I sent this first picture of Jeff to our family while we visited Alabama and texted the line, “Guess where we are?” One of our sons replied, “USA?”
It was Jeff’s idea to swing by the U.S. Space and Rocket Center in Huntsville, Alabama, since it was so near the northern border where we’d be. He’d heard of the place his whole life, and was always interested in going. I’d only heard of the Space Camp from thirty years ago when one of our elder son’s playmates was heart-set on going there.
The Center isn’t just about rocket ships and space craft. It’s also full of inventions and mechanical devises and the lives which led up to the remarkable feat of putting ships in space. Being a kid myself, I liked the Robot Zoo exhibit, but there were kids playing on each one of the huge mechanical toys. I felt a little silly saying, “Hey, I was here, first. Let me move the grasshopper’s mouth.”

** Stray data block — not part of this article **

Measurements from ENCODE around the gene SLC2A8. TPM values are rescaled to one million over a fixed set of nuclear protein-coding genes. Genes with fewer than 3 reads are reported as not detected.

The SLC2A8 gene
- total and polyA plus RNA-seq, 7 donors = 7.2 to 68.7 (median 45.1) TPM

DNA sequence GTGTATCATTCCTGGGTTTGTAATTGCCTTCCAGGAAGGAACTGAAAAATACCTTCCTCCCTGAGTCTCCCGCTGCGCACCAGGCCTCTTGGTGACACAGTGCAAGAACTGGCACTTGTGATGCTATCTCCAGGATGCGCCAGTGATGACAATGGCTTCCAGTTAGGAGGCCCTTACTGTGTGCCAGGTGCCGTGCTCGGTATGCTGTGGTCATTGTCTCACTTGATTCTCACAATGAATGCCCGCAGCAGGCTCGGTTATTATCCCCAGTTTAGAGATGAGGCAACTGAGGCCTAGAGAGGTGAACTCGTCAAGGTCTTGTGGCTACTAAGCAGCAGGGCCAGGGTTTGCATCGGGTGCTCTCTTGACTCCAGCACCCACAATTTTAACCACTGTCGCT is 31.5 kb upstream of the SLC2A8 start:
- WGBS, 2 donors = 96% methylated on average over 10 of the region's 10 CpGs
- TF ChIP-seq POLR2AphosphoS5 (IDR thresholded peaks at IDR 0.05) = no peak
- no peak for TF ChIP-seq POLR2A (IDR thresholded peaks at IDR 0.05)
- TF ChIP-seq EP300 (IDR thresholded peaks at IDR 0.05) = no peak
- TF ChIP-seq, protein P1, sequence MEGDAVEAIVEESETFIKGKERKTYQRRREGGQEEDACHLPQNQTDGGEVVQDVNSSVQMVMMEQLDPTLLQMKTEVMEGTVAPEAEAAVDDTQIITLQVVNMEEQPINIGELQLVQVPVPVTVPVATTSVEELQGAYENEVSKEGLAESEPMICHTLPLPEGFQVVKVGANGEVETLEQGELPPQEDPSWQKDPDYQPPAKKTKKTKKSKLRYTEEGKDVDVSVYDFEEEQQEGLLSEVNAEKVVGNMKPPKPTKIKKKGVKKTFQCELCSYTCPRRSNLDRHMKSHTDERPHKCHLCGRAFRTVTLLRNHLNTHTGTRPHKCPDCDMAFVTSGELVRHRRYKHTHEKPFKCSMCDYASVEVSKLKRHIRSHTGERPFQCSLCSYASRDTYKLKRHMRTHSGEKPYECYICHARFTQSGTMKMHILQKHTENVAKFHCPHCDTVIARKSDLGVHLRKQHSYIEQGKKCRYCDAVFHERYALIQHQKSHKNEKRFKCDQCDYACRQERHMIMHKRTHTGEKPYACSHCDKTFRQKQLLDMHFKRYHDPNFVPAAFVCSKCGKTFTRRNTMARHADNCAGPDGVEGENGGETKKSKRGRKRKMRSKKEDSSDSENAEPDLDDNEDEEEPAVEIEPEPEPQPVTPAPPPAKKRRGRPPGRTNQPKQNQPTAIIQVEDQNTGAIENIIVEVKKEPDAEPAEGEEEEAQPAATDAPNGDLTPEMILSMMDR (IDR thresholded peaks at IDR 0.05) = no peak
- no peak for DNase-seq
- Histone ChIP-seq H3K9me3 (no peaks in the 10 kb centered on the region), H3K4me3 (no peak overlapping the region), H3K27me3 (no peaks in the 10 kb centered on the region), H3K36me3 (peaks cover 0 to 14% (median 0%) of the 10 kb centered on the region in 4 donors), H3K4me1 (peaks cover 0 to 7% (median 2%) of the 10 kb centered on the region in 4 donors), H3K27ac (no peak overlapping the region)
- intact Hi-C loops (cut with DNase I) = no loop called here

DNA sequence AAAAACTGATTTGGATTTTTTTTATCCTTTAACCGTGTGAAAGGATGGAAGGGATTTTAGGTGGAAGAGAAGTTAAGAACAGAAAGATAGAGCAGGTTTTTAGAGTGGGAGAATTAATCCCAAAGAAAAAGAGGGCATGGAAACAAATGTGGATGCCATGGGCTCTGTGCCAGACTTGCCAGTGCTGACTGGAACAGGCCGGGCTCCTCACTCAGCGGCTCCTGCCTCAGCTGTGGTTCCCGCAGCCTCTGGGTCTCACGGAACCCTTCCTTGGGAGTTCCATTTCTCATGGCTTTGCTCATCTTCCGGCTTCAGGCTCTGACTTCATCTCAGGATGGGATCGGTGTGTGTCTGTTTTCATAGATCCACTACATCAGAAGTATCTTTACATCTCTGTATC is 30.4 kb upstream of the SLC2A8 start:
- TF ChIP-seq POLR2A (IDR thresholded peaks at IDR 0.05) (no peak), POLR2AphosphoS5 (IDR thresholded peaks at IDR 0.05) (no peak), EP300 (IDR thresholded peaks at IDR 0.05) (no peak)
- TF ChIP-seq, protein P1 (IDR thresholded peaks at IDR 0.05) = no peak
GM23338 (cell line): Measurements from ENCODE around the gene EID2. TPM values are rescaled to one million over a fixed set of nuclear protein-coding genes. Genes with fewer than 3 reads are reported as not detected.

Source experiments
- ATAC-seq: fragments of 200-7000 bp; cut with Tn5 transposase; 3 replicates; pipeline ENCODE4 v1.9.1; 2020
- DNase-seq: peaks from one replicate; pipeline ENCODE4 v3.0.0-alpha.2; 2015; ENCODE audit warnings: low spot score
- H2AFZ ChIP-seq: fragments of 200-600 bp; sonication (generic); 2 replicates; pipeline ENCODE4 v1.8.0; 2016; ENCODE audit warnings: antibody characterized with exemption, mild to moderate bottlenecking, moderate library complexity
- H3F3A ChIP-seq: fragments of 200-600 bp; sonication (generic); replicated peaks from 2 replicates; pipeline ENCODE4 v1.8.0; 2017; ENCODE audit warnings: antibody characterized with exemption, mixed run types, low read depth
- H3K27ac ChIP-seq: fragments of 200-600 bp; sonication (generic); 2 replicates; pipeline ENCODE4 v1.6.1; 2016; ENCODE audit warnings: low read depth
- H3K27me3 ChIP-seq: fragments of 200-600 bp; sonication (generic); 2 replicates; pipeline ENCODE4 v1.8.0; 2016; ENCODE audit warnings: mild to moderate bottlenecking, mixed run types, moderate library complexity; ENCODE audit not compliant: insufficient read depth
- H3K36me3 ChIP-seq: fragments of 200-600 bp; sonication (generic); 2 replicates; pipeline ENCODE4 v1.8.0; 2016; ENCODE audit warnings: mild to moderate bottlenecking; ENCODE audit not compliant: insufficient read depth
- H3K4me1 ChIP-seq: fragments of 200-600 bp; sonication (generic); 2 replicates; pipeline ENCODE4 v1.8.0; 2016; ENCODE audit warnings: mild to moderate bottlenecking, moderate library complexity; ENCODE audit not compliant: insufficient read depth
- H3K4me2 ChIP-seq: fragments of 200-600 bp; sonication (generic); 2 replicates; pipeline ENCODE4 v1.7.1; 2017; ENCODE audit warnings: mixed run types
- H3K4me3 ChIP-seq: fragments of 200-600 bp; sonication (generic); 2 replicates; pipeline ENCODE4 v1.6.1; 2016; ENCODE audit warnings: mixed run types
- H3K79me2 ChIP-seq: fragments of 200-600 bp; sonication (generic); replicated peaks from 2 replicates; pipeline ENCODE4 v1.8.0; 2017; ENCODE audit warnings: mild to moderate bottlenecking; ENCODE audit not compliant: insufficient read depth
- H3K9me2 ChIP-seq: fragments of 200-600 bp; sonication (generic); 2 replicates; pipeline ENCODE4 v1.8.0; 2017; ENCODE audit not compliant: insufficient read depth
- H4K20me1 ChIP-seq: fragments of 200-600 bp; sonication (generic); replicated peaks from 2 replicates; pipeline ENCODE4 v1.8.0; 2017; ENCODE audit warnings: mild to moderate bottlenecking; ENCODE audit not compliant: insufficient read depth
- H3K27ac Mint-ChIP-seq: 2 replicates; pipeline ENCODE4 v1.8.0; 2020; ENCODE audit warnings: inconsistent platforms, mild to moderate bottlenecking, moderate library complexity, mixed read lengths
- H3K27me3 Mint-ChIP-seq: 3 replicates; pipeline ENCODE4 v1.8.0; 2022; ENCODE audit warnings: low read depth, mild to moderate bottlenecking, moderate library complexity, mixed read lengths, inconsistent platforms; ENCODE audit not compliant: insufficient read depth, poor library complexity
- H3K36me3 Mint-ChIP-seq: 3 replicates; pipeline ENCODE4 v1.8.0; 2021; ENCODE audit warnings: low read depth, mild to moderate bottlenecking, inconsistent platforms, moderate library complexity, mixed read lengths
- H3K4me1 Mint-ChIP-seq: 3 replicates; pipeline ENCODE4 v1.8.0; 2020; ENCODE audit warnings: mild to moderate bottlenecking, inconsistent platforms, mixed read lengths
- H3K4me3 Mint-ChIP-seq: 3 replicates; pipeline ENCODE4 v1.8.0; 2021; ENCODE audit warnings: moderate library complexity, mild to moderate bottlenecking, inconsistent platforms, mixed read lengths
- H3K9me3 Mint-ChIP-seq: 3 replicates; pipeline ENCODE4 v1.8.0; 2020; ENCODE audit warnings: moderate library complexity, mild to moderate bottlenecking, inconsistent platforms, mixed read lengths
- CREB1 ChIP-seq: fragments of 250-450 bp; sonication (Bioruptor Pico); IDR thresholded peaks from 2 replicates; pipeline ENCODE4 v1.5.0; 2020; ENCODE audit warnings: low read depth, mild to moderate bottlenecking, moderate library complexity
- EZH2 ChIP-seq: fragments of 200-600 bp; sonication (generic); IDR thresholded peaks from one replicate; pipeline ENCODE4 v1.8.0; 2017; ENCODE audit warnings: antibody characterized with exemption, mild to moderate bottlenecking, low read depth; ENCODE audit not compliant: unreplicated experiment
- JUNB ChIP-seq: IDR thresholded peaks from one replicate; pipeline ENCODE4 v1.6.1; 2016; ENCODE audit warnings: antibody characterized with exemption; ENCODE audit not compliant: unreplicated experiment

Of course, most of the “exhibits” (i.e., actual space crafts which went beyond our atmosphere and returned) were outside, as they were quite large, including Saturn I and Saturn V. (Impressive even to someone tagging along with her husband was like a kid in a candy shop.) There were the tiny Gemini capsules, examples of freeze-dried space food, the contamination trailer used on the first flights, and so, so much more. I honestly do recommend visiting it. It’s a wonderful part of American history.
For most of the time, I was only somewhat interested in everything around me, enjoying my husband having a wonderful time…and then I came across a moon plaque on the floor and froze, trying not to let my tears flow.
Jeff said, “I remember exactly where I was on that date in 1969.”
I could hardly get out of my mouth: “Me, too.”